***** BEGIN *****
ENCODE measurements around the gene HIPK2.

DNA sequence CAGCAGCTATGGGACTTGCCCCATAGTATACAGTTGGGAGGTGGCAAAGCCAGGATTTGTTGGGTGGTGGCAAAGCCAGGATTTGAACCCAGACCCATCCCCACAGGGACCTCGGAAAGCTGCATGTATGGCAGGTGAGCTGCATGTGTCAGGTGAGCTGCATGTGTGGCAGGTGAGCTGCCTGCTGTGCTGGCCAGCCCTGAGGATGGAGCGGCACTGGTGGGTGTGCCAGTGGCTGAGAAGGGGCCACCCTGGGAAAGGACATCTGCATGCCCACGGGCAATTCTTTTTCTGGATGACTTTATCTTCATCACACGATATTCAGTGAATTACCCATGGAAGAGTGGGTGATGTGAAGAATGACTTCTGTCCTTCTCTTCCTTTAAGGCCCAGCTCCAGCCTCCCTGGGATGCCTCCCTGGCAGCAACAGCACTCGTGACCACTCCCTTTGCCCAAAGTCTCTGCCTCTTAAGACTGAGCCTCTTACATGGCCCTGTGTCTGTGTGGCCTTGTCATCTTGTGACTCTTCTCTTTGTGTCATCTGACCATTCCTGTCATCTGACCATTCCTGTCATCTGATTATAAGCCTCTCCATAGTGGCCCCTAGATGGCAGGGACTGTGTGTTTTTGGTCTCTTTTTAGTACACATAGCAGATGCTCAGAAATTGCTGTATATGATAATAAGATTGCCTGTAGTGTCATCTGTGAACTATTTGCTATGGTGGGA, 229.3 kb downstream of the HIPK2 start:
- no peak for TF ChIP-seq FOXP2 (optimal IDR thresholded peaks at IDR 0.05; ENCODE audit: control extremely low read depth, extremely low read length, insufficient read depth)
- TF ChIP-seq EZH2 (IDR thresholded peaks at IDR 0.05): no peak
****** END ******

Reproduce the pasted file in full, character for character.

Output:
ENCODE measurements around the gene HIPK2.

DNA sequence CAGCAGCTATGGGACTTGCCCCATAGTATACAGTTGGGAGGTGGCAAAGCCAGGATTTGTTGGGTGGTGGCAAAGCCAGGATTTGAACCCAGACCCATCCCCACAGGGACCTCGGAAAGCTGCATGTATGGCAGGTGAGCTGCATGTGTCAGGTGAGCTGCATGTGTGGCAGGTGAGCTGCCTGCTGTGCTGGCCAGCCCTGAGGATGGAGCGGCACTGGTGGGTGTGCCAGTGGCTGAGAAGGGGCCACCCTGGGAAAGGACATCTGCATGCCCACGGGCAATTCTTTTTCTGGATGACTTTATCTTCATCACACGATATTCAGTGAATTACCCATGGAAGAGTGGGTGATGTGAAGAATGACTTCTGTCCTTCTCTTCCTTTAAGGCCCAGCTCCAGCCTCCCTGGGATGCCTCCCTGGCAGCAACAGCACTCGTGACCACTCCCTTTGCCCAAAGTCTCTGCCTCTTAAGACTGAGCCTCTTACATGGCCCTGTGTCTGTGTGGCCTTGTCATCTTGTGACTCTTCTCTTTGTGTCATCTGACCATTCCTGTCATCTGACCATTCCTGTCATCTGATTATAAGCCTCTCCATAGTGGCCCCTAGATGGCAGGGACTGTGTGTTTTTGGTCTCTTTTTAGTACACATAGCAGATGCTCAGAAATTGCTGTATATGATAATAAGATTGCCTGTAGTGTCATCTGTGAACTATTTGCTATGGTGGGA, 229.3 kb downstream of the HIPK2 start:
- no peak for TF ChIP-seq FOXP2 (optimal IDR thresholded peaks at IDR 0.05; ENCODE audit: control extremely low read depth, extremely low read length, insufficient read depth)
- TF ChIP-seq EZH2 (IDR thresholded peaks at IDR 0.05): no peak